But I Thought You Were A Dishwasher

By Gabriel Thy • Art Theory, Artist • 28 Oct 2013

zorthian

Barry’s Older Brother

BUT I THOUGHT YOU were a dishwasher. Or a cab driver. Or just a bum. You’d have to know how many times I’ve been personally asterisked by those who wish to put me in a hermetically-sealed safety box. It’s an old story I suppose, suggesting I’d have to choose a primary discipline, or be left to pack all these other malformed activities away as mere hobbies or interests so at least to free one up to stumble into the role of teaching—ah, for the easily conceivable advantage of a paycheck, as if choosing to do something else for a season or a day is forbidden or indicates failure of one’s distinct creative purpose, and it would be better to teach others for money than to continue learning new things myself for nothing. This faux complaint brings me to my brief but cherished knowledge of one Jirayr Zorthian and his younger brother Barry

Barry-Zorthian-Vietnam

Barry Zorthian during the Vietnam era

I actually considered Barry Zorthian a friend for nearly twenty years. He and my wife worked at the same lobbying firm. At the usual holiday parties and during the late summer sailboat or yacht adventure, we would find ourselves a private spot to sit, to catch up on the latest always shifting worldviews that we each considered our tact in trade. Barry would smoke his cigar and nurse a scotch, and there was no telling what I’d be doing to keep my hands busy. Barry had a saying, “Gabriel, every time I see you, you look different.” Funny. It was true. Barry and I shared lots of transitions. In fact, I actually snagged my longest running and best paying web production gig through Barry—that of a Saudi businessman who had had his considerable assets frozen by the United States Government for his role in the Jimmy Carter and Burt Lance era BCCI Savings & Loan scandal. He was lated exonerated and his funds released, whereupon he ended his rather inconsequential web presence. Barry had been contacted by a New York law firm representing Mr. Ghaith Pharaon looking for a positive public presence. Barry knew I was in the Internet game, that I was running my own servers at the time, so the upfront design fee and a generous monthly revenue stream kept us both with at least one client during those early digital years. I owe him a lot of gratitude for that small opportunity. Later when a few wits in wife’s firm began to blackball me using nepotism as an excuse not to give me more work which was a laugher given the facts past and future firm history would make no pretense in hiding, Barry defended my work ethic as well as the quality of my work.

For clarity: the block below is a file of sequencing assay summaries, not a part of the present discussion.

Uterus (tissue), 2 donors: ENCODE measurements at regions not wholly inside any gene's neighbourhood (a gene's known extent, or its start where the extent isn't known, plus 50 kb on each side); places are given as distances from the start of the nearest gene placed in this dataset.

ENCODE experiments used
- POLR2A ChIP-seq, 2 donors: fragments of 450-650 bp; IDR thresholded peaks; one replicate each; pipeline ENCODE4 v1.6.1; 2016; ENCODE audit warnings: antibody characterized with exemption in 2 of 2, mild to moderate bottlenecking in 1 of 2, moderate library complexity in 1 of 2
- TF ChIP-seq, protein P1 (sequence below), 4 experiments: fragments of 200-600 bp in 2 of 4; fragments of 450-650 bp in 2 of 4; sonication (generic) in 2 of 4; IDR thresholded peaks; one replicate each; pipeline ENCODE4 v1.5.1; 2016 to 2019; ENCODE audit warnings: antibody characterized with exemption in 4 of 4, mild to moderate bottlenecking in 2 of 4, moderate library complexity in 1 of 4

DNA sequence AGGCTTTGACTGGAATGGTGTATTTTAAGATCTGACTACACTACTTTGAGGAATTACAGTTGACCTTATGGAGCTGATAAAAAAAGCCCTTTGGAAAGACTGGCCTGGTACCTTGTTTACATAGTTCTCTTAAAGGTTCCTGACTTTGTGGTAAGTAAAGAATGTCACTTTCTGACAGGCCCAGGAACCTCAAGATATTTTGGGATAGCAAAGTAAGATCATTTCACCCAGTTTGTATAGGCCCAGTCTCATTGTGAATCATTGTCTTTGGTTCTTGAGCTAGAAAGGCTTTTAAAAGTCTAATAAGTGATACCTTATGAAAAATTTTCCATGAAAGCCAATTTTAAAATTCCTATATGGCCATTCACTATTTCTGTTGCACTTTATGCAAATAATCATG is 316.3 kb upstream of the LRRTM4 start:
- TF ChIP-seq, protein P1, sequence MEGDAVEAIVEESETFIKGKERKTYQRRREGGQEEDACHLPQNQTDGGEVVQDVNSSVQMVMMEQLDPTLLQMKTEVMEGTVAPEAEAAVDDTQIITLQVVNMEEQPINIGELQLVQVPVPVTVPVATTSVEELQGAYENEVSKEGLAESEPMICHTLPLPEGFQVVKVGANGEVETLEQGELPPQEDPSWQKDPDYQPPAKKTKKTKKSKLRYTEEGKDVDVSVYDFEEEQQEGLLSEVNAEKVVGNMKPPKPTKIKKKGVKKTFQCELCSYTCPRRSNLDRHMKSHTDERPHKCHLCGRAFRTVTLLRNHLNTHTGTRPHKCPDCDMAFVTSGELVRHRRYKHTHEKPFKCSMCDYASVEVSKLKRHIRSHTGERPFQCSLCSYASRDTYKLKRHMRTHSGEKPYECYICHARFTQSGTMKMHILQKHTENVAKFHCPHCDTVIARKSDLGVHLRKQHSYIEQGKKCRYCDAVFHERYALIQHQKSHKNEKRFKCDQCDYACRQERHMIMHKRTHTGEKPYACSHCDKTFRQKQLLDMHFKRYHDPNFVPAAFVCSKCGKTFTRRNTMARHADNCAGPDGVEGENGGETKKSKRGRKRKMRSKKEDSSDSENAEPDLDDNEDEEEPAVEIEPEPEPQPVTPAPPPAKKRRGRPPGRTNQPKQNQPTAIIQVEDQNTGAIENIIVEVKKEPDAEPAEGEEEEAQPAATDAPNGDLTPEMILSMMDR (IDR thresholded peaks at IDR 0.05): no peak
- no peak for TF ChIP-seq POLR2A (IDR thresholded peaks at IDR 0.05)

thy812

Gabriel Thy

However, let me be clear. I was feeling a bit timid of being swept up in the post-911 police actions due to my active connection to this account. Barry agreed it was possible, but not likely. A couple of years later, when the government’s case against Pharaon was finally adjudicated, and the client asked that the web site come down, I admit I missed the monthly stipend but the dynamic scale of information networks had been steadily evolving. My all-in-one personal approach was being edged out. The window to quickly transition away from this seven year paying client and all the freebies I had been carrying for friends and family was taken.

Barry’s brother Jerry was a gifted if not altogether original painter, and rode several waves from the forties forward in each succeeding dominant style he utilized to paint his pictures. His biography is summarized in the links above, but my one addition to the Wiki entry is the video memory I have of Jerry’s 80th, or was it, 90th birthday bash at his compound. Yes, I got to see the open pig pit, the naked garland girls, the hordes of people from southern California and beyond who came to celebrate this jovial man of hippie sensibilities. I got to see footage of Jerry interacting with several of his other siblings, his wife, his collections, his clutters. Around me Barry always, ALWAYS teared up when he thought of his older brother Jerry, even before Jerry passed away. Barry often told me he loved his brother. It was evident he loved his brother more than mere words could express. And I loved Barry and his wife, Margaret, who preceded her husband only six months before he passed shortly after his 90th birthday, when I presented him his portrait I had painted, and the firm purchased from me.

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One Response

  1. The original link is broken. Oh, well, that’s the web. Perhaps the new link destination will suffice to make the point.

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